‘Web is a threat to television’

Debarati Palit Singh
Friday, 8 March 2019

While launching his debut web series Sex, Drugs and Theatre, Sujay Dahake talks about the series and why working for the medium is challenging

Marathi film director Sujay Dahake is foraying into the digital space with a dramatic web series Sex, Drugs and Theatre. The 10-episode Marathi series, created by Sujay, is currently streaming on Zee5. Dubbed in Bengali, Tamil and Telugu, the series stars Parvin Tarde, Sunil Barve, Adish Vaidya, Mitali Mayekar, Suyash Zunjuke and Sujay himself.
The director says that he has no background in theatre but he still chose to work on the subject. “Since I don’t come from a theatre background, I have always been curious about the field. Ninety per cent of those working in the Marathi film industry come from theatre background and I can see the difference between cinema-trained and theatre-trained actors,” says Sujay who always had the curiosity to see the world of theatre up close and from a cinematic point of view. In the past, he has watched plays put up by his friends and he has really enjoyed the experience. “I think there is a lot of drama to play with,” he adds.

The web series narrates the journey of six college students from Pune who are made to work on a prestigious drama competition that changes their lives. The series highlights how sex and drugs are an integral part of experimental theatre groups in Pune, which is quite a bold statement to make. But Sujay maintains that because of his friends in theatre, he got to see their life up close. “How does the director always find the lead actress as his girlfriend or how does someone who is capable of playing the lead role does not get to be the protagonist? I have seen their inter-personal relationships,” he adds.
But there is another layer to the story — can theatre be used to bring about a revolution? “If we want to have an anarchy, can theatre be a part of it? So it’s also a political story,” says Sujay. The title will attract the youth although the series is extremely serious. 
The subject of the web series is universal, however, Sujay tried to give it a regional touch. “While writing the story, I did not make any conscious effort to make it universal but we, humans, are the same everywhere so if someone sitting far away can relate to that emotion, then it’s universal. Having said that, the effort was to make it more regional because the more regional it gets, the more personal it will be for the viewers,” he adds.
Sujay, who has directed films like Saala, Ajooba and Phuntroo, says that creating a web series is a high pressure job. “While making a film, we shoot two scenes a day and we can thoroughly explore those scenes from every angle and the characters as well, but it’s not so in  web series,” he says. “Right now, budget constraints of making a web series allow us to shoot six to seven scenes a day, on an average. That hampers creativity and makes you focus on the mechanical job of shooting a scene,” he adds.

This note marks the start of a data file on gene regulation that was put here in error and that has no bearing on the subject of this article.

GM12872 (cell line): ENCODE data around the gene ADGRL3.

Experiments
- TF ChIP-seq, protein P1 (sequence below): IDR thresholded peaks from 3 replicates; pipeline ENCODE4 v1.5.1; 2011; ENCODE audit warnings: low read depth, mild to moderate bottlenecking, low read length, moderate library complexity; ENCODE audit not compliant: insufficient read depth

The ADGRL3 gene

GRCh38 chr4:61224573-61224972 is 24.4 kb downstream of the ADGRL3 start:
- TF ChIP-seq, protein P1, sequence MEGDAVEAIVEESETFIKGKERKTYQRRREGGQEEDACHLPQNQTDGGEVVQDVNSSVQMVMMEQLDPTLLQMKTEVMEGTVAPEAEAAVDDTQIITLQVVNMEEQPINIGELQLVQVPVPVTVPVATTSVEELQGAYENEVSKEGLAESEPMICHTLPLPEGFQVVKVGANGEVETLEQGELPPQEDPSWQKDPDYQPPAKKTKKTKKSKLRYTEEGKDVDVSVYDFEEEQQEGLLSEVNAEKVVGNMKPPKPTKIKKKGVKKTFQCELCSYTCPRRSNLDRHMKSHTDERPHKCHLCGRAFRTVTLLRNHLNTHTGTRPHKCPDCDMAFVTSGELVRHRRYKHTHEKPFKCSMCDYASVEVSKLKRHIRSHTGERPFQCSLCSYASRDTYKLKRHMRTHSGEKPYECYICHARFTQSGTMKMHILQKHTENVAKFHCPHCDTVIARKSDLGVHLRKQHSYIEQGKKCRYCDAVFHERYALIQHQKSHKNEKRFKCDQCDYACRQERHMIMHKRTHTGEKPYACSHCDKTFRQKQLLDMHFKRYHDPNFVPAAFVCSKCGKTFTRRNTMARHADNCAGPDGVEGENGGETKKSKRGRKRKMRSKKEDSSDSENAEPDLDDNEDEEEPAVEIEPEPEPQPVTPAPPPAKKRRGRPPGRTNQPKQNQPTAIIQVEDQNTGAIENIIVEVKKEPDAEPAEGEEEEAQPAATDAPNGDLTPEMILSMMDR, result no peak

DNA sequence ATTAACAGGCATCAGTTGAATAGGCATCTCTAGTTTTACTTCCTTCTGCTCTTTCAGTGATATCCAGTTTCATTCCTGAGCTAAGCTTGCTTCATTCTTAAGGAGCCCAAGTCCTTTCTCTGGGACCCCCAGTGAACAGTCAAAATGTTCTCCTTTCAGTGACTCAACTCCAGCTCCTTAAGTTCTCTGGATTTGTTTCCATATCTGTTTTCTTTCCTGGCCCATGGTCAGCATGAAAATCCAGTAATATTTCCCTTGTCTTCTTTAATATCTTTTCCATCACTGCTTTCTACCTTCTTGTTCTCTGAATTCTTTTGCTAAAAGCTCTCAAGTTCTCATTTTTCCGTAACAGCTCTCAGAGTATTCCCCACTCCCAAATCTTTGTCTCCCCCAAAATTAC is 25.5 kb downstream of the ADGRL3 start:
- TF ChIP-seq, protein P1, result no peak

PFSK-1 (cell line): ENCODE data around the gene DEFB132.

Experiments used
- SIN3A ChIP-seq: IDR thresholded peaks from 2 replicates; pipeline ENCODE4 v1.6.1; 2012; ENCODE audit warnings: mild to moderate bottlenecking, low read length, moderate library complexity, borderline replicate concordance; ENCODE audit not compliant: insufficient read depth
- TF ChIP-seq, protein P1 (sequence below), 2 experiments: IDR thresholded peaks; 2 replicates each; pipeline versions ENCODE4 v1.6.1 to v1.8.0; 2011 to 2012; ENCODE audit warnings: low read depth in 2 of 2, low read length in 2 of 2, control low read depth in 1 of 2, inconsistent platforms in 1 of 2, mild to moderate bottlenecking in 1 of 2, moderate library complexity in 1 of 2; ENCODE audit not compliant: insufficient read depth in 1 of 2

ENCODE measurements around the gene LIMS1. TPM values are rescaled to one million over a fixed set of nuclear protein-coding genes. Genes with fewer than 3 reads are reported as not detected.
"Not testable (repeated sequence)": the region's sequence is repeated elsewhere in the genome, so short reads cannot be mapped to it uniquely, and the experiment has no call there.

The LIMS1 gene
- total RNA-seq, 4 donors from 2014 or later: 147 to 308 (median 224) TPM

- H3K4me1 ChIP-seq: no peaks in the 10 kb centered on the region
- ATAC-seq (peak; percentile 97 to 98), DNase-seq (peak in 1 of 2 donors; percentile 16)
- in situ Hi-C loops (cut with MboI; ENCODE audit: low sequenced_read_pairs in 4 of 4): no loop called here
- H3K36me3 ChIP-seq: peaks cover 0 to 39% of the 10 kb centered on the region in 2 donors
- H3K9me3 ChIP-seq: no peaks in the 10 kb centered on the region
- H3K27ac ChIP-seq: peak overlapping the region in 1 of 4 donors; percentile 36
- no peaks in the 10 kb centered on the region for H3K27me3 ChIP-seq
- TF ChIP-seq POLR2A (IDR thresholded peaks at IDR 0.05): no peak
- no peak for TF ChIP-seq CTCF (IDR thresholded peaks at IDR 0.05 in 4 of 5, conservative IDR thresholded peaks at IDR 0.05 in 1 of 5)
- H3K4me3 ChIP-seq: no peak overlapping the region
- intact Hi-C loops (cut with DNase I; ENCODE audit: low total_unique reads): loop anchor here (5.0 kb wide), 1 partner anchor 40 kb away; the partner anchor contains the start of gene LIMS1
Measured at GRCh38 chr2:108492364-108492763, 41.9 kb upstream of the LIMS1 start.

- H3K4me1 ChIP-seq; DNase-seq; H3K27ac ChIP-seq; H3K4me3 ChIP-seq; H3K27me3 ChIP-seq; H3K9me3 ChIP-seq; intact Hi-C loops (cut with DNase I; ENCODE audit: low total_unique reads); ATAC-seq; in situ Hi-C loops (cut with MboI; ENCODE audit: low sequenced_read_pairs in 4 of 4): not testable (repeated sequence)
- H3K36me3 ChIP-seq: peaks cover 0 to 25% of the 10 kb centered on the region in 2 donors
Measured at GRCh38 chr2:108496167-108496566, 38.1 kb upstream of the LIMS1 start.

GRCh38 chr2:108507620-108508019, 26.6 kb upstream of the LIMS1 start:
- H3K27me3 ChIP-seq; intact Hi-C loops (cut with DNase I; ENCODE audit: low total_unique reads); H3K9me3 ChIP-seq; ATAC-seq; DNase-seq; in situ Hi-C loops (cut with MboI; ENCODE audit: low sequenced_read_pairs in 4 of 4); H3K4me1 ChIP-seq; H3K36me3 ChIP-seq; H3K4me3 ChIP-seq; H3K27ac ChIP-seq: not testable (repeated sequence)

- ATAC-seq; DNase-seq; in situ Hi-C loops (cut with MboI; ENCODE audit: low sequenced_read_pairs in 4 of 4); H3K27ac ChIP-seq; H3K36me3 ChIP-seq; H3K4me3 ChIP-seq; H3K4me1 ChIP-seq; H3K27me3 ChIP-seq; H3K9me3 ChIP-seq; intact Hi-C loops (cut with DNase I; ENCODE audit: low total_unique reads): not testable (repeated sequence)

Writing a web series is also tough. “That’s because all the screenplay laws change, your plot points, shock effects are different,” he quips.

Most filmmakers are turning towards web because of the creative liberty it allows. The makers do not have to deal with censorship on violence, sex, dialogues etc. One might feel that a lot of time web series include violence, sex and foul language just to draw the attention of viewers without giving any real content. “I understand what you are trying to say and it’s true,” says the director, explaining, “Currently, we are in the initial stage, so let it grow further. The whole world is cashing in on it because we cannot watch it in a public forum so they want to see it here. I have no moral issues. If it’s required, then no harm going ahead. A couple of years later, it might be normal,” he says. 

In a country like India, it’s good to have a platform where one can watch content related to sex or violence. “That’s because there is so much suppression about sexuality. We do not have the liberty to watch porn sites in our private space. That’s why Indian production houses like AltBalaji have taken up such content in a big way. Whoever does it in the right way will make a lot of money,” he explains. 

Sujay, who is making his web debut, believes that the medium is a threat to television. “Once I get used to the format, I will continue watching it. If I am getting to watch an entire series in 10 episodes, why would I watch a 500-episode series?” he concludes.

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